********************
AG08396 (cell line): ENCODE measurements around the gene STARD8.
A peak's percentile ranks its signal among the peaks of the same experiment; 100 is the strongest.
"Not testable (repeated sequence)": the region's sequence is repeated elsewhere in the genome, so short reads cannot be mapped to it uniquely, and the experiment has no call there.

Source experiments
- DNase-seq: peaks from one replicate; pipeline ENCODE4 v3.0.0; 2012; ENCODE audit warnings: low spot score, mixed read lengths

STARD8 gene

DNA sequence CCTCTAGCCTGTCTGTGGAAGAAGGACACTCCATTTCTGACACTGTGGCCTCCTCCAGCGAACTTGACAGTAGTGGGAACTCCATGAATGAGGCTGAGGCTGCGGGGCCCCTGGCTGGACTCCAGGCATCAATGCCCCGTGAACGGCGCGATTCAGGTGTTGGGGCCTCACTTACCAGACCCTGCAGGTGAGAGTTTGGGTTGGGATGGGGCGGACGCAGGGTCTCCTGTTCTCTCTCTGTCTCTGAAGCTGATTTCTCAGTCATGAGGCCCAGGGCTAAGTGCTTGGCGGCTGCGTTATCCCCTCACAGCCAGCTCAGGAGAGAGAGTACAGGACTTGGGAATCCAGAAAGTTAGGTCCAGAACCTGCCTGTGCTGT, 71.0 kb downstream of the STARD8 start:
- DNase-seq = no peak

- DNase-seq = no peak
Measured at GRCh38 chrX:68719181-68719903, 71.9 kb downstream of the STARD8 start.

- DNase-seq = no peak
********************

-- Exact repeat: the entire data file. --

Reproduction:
AG08396 (cell line): ENCODE measurements around the gene STARD8.
A peak's percentile ranks its signal among the peaks of the same experiment; 100 is the strongest.
"Not testable (repeated sequence)": the region's sequence is repeated elsewhere in the genome, so short reads cannot be mapped to it uniquely, and the experiment has no call there.

Source experiments
- DNase-seq: peaks from one replicate; pipeline ENCODE4 v3.0.0; 2012; ENCODE audit warnings: low spot score, mixed read lengths

STARD8 gene

DNA sequence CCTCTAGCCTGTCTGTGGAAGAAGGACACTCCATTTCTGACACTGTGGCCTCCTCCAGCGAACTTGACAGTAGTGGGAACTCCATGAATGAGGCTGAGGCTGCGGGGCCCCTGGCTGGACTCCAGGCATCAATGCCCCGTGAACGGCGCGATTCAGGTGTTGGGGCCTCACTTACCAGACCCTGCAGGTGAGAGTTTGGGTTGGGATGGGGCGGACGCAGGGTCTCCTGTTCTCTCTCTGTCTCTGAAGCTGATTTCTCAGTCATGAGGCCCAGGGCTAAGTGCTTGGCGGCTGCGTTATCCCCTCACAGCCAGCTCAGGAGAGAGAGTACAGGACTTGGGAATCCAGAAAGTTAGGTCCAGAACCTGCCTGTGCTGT, 71.0 kb downstream of the STARD8 start:
- DNase-seq = no peak

- DNase-seq = no peak
Measured at GRCh38 chrX:68719181-68719903, 71.9 kb downstream of the STARD8 start.

- DNase-seq = no peak